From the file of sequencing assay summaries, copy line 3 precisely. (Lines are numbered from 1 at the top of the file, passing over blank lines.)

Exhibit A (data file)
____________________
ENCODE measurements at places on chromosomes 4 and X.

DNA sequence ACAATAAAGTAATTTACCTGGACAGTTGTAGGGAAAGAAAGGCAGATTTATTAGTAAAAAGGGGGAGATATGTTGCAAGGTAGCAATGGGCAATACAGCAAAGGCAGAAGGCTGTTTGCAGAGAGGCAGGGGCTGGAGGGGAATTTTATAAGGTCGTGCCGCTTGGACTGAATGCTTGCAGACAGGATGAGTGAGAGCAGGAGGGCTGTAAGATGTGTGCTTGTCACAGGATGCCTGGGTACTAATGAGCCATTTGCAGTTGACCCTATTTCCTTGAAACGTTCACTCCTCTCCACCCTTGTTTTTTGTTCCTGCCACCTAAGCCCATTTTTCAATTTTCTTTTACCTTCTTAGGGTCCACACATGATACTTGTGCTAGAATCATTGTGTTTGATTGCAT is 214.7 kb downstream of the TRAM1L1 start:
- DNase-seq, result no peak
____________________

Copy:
- DNase-seq, result no peak